- Best Sellers Rank: #615 in Books (See Top 100 in Books)
- Customer Reviews:
Top reviews from the United States
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Mr. Vance likes to cite sociological and demographic statistics to back up his personal narrative. But, why? Isn't one's subjective experience enough? This work will never be considered anything more than anecdotal, so why try? This is not the sort of personal narrative one finds in something like Knausgaard's "My Struggle," which, fiction or not, makes you feel like you've known the man all your life and could sit down and have a beer with him without feeling the least bit awkward. On the contrary, Vance's yarn is presented in something like the third person, a stance I don't understand. As a result, the prose is dry and choppy. I found myself slogging through just to get through. As an effort at self-awareness in the Socratic tradition (Know thyself), I'd give this work a D. One never feels like the author is revealing himself, at least not with the brutal honesty of Knausgaard. Instead, it reads like a Hallmark card of correct sentimentality. This is not an age of political correctness: it's an age of sentimental correctness; and, Vance assures us with Hallmark card certainty that his sentiments are correct. He adores his sister and Mamaw and Papaw. He's a devout family man with the best of intentions. He goes to church and believes in Jesus. He's a conservative who doubts the ability of government to make effective change. Fine and dandy. But I wouldn't want to sit next to this guy on an airplane. I think the conversation would always get steered to himself. He finished Ohio State in two years, with honors. And then went to Yale and became editor of the "prestigious" Yale Law Review. And to ice the cake, he served as a Marine in Iraq. I mean, this dude's a physical and mental mensch. Man is the measure of all things, said Protagoras. And Vance is the measure of all men.
I think Mr. Vance might be posturing himself for a shot at political office.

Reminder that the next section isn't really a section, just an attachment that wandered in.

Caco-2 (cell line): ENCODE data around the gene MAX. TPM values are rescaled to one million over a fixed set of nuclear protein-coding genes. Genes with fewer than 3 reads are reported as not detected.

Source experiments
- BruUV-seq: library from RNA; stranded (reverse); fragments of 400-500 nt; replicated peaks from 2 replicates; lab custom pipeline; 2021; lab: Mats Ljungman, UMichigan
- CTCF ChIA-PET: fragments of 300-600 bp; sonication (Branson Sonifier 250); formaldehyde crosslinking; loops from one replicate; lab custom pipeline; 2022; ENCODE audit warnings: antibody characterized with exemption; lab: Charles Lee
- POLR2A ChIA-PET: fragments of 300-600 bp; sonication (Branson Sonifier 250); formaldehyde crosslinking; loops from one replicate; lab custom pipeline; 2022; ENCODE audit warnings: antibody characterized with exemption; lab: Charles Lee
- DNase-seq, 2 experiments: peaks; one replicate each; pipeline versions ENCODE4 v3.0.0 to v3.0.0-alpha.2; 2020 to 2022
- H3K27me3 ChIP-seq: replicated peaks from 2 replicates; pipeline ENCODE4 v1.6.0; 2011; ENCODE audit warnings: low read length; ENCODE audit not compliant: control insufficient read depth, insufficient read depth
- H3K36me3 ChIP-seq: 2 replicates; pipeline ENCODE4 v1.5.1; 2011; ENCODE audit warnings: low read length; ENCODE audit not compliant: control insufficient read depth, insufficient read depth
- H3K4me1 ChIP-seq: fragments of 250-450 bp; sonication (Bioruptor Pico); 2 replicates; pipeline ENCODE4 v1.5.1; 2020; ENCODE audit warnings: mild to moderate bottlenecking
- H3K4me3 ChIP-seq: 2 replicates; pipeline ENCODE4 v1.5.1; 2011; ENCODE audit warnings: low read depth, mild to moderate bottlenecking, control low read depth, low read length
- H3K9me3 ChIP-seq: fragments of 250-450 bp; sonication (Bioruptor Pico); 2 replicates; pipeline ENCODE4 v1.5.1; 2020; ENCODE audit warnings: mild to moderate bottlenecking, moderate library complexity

Anyway, read it if you like. But this ain't no Steinbeck.
While ostensibly about the particular culture of the West Virginia Scots-Irish underclass, anyone that has seen white poverty in America's flyover states will recognize much of what is written about here. It is a life on the very edge of plausibility, without the sense of extra-family community that serves as a stabilizing agent in many first-generation immigrant communities or communities of color. Drugs, crime, jail time, abusive interactions without any knowledge of other forms of interaction, children growing up in a wild mix of stoned mother care, foster care, and care by temporary "boyfriends," and in general, an image of life on the edge of survival where even the heroes are distinctly flawed for lack of knowledge and experience of any other way of living.
This is a story that many of the "upwardly mobile middle class" in the coastal areas, often so quick to judge the lifestyles and politics of "those people" in middle America, has no clue about. I speak from experience as someone that grew up in the heartland but has spent years in often elite circles on either coast.
Two things struck me most about this book.
First, the unflinching yet not judgmental portrayal of the circumstances and of the people involved. It is difficult to write on this subject without either glossing over the ugliness and making warm and fuzzy appeals to idealism and human nature, Hollywood style, or without on the other hand descending into attempts at political persuasion and calls to activism. This book manages to paint the picture, in deeply moving ways, without committing either sin, to my eye.
Second, the author's growing realization, fully present by the end of the work, that while individuals do not have total control over the shapes of their lives, their choices do in fact matter—that even if one can't direct one's life like a film, one does always have the at least the input into life that comes from being free to make choices, every day, and in every situation.